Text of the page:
Two of the newer pairings for China face off in the women’s doubles quarter final, with Ma and Zhong taking on Huan and Tang with a likely semi final against Wang and Yu looming large. Both pairings have defeated a seed to reach the last 8, with Ma and Zhong defeating Fujii and Kakiiwa in their opening round match whilst Huan and Tang defeating Chien and Cheng of Chinese Taipei, seeded 8. The top two seeds have had little trouble in reaching the quarter finals, with both pairs needing around a hour to book their places in the quarter finals.
The GB Olympic sub-plot is very much still alive this week, with Bankier and Adcock defeating the Korean pair of Yoo and Jang to reach the last 8, only to be followed soon after by their rivals Robertson and Wallwork who defeated the 5th seeded Chen and Cheng to also book their place in the quarter finals. Adcock and Bankier take on the world number 9 pairing of Chan and Goh whilst Robertson and Wallwork take on the 4th seeded Ahmad and Natsir with the reward for another victory each is a semi final match against one another. Xu and Ma are the sole Chinese pair left in the mixed doubles and they take on the Russian pair of Nikolaenko and Sorokina who have regained the form of late last year to reach the last 8. There is also an all-Danish quarter final with Laybourn and Rytter Juhl taking on Fischer Neilsen and Pedersen for a place in the last 4.
Lee Chong Wei claimed his 8th Malaysian Open in a demonstration of his ability against Kenichi Tago in the one of the most one-sided of their 11 meetings to date.
Lee Chong Wei Too Good
The highly anticipated final between Tago and Lee Chong Wei never materialized as a true contest, with too many errors from the Japanese player in the opening game. The first match was done in just 13 minutes, with the world number 1 taking the opening game 21-6. After a small delay in the second game, the Malaysian continued his masterclass and eventually took the second game 21-13h to clinch his second Super Series title of 2012 and his 25th of his career.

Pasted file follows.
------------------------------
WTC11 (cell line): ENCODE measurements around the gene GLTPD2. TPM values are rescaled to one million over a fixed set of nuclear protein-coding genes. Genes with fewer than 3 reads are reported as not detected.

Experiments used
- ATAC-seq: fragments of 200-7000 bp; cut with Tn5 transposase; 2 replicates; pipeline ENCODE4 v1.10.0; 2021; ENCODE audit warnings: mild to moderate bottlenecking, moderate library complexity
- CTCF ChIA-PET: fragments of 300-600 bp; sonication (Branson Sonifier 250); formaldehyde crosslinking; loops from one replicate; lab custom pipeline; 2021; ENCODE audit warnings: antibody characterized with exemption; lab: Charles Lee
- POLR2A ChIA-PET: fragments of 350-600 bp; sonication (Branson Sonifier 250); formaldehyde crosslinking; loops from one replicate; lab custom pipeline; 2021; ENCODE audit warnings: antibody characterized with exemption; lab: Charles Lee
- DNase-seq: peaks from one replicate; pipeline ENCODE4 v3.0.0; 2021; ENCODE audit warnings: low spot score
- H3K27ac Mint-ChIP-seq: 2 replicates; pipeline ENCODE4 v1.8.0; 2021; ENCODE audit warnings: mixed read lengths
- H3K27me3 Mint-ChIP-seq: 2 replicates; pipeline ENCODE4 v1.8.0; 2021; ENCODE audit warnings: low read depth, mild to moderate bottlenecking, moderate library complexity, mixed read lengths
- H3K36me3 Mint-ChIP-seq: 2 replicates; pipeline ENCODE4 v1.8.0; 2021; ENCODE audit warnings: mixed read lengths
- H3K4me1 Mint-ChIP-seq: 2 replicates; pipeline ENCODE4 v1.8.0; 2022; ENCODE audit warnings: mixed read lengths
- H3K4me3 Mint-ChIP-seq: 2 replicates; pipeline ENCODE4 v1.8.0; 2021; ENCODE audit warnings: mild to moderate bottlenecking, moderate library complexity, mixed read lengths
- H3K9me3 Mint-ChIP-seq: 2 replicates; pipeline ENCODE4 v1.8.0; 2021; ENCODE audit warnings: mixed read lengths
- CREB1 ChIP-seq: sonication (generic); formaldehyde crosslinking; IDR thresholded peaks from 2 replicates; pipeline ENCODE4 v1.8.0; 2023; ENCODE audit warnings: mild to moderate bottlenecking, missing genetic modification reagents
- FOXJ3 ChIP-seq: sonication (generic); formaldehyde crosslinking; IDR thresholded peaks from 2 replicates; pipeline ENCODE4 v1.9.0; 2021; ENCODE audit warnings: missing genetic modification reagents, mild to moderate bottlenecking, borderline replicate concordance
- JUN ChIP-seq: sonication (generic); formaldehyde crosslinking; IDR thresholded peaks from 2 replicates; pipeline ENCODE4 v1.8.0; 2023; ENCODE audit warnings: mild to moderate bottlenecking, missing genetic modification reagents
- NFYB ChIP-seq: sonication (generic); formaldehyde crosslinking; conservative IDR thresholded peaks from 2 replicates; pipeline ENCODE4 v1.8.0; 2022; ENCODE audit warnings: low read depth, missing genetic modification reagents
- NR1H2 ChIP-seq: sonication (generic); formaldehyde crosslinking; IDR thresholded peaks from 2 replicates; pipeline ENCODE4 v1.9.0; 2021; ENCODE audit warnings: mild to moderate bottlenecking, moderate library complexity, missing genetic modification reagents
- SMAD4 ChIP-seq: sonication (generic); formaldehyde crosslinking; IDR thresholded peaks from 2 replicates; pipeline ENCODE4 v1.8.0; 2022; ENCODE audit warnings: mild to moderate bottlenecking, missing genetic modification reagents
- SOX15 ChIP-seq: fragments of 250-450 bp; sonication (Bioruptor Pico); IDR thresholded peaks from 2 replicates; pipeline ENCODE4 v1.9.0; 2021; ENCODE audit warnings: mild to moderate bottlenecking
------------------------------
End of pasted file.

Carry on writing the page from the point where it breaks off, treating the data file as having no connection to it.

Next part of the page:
Top Chinese Seeds Win
It was the first against the second seeds in the all-Chinese finals, with a gulf in class clearly evident in the mixed doubles final as Zhang and Zhao got back to winning ways against their team mates Xu and Ma in a one-sided final, winning 21-12, 21-9 in just 27 minutes. Wang Yihan defeated Wang Xin in the women’s singles final, after a tight opening game the world number 1 was much more comfortable in the second game. Her 21-19, 21-11 victory is a clear sign that she is the top player in the world, not just in China.
Danish Delight In Doubles
Fang and Lee claiming the men’s doubles title against Cho and Shin, with the world number 13′s claiming their first Super Series title after dropping the opening game only to bounce back and claim the next two games. Rytter Juhl and Pedersen claimed Europe’s only title in the women’s doubles final after defeating the Korean pair of Ha and Kim in two games as the 2nd seed lost in the final of this event for the second week running.
A nation expects on finals day as Lee Chong Wei looks to claim his second title of 2012 on home soil after a three-game, 76-minute victory over Chen Long in the final match on semi finals days.
Tago Into Final